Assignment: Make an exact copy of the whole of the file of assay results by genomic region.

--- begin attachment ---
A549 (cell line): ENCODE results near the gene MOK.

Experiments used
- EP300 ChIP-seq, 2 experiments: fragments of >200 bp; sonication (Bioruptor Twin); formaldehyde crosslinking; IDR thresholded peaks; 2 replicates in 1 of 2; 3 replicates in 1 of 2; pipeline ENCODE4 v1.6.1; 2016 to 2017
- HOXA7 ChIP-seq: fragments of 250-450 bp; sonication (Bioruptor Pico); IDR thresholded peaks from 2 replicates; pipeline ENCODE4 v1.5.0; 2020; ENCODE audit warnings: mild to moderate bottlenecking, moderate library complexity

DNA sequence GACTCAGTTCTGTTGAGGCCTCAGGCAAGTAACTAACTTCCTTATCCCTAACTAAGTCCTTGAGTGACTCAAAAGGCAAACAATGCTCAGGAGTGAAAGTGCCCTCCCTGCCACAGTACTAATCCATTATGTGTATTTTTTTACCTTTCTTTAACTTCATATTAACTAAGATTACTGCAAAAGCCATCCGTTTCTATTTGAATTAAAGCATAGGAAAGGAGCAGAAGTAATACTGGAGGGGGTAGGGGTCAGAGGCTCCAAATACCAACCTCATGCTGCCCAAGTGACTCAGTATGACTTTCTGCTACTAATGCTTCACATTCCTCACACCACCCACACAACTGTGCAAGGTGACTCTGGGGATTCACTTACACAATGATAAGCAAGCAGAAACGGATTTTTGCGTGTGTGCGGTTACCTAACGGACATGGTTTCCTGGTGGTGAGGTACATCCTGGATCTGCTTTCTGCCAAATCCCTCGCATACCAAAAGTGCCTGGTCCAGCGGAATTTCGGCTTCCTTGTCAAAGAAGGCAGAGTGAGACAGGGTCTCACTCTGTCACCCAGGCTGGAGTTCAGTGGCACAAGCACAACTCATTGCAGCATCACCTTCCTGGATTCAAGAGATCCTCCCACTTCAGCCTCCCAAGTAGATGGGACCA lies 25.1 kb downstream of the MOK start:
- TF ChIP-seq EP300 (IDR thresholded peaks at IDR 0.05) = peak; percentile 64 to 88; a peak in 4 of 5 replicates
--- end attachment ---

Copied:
A549 (cell line): ENCODE results near the gene MOK.

Experiments used
- EP300 ChIP-seq, 2 experiments: fragments of >200 bp; sonication (Bioruptor Twin); formaldehyde crosslinking; IDR thresholded peaks; 2 replicates in 1 of 2; 3 replicates in 1 of 2; pipeline ENCODE4 v1.6.1; 2016 to 2017
- HOXA7 ChIP-seq: fragments of 250-450 bp; sonication (Bioruptor Pico); IDR thresholded peaks from 2 replicates; pipeline ENCODE4 v1.5.0; 2020; ENCODE audit warnings: mild to moderate bottlenecking, moderate library complexity

DNA sequence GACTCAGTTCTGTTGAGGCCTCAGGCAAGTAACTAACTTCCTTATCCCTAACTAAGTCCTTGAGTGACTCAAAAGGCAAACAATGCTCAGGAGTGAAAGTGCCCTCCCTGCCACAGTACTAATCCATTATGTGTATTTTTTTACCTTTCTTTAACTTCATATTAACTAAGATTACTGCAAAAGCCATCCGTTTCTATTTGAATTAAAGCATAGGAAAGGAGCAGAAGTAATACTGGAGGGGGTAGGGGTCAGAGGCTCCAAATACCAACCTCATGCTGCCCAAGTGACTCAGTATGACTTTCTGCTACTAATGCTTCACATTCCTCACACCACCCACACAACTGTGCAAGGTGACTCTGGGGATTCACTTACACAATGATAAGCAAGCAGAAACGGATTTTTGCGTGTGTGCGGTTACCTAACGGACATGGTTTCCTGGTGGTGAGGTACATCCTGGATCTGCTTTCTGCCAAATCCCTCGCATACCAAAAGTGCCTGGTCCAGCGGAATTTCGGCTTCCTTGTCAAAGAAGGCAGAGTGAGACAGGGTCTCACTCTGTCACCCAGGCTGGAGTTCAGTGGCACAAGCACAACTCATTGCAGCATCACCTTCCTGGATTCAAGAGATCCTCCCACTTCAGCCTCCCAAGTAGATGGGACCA lies 25.1 kb downstream of the MOK start:
- TF ChIP-seq EP300 (IDR thresholded peaks at IDR 0.05) = peak; percentile 64 to 88; a peak in 4 of 5 replicates